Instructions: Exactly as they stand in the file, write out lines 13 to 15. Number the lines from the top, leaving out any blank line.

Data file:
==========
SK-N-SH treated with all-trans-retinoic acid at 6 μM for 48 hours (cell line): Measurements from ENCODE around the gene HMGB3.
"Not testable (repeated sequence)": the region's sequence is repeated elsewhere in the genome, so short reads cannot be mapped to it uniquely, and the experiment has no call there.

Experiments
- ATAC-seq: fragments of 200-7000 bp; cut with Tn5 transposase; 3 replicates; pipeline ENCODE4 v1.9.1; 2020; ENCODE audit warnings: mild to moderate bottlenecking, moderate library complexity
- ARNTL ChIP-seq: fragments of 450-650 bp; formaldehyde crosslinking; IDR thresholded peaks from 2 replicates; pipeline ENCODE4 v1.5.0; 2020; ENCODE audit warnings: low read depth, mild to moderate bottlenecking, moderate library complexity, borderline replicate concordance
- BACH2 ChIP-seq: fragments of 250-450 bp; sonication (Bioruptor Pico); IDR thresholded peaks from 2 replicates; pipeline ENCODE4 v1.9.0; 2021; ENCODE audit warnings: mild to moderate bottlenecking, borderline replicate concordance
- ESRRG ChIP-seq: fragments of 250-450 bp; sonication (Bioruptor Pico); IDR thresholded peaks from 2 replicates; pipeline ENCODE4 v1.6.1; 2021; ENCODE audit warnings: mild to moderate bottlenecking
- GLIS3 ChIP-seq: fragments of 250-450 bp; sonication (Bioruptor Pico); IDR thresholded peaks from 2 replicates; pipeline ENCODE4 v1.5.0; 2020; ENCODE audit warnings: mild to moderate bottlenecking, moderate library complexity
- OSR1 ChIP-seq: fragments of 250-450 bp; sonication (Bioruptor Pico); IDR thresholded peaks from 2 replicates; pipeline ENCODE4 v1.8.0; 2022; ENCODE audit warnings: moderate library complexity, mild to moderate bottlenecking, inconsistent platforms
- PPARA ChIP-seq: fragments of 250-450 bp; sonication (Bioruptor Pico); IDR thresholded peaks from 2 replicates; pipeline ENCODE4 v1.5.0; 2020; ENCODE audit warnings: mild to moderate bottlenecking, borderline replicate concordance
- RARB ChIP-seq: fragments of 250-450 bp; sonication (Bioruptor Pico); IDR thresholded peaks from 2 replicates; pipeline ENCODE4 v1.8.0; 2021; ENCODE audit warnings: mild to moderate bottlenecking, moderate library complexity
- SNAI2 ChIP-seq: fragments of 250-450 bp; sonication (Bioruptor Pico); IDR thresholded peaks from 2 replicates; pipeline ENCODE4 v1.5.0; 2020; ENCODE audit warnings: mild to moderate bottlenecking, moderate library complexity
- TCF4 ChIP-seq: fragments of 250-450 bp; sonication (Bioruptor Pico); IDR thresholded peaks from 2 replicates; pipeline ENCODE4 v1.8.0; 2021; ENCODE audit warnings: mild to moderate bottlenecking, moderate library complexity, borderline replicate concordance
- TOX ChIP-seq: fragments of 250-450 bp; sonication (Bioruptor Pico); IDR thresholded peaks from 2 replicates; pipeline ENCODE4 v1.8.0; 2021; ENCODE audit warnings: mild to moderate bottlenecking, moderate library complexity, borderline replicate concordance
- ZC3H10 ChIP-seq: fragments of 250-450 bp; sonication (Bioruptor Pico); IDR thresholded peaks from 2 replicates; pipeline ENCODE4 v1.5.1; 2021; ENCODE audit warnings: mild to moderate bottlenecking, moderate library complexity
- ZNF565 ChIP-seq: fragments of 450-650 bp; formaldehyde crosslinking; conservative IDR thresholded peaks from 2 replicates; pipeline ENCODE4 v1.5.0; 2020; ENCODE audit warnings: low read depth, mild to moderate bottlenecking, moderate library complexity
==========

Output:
- TCF4 ChIP-seq: fragments of 250-450 bp; sonication (Bioruptor Pico); IDR thresholded peaks from 2 replicates; pipeline ENCODE4 v1.8.0; 2021; ENCODE audit warnings: mild to moderate bottlenecking, moderate library complexity, borderline replicate concordance
- TOX ChIP-seq: fragments of 250-450 bp; sonication (Bioruptor Pico); IDR thresholded peaks from 2 replicates; pipeline ENCODE4 v1.8.0; 2021; ENCODE audit warnings: mild to moderate bottlenecking, moderate library complexity, borderline replicate concordance
- ZC3H10 ChIP-seq: fragments of 250-450 bp; sonication (Bioruptor Pico); IDR thresholded peaks from 2 replicates; pipeline ENCODE4 v1.5.1; 2021; ENCODE audit warnings: mild to moderate bottlenecking, moderate library complexity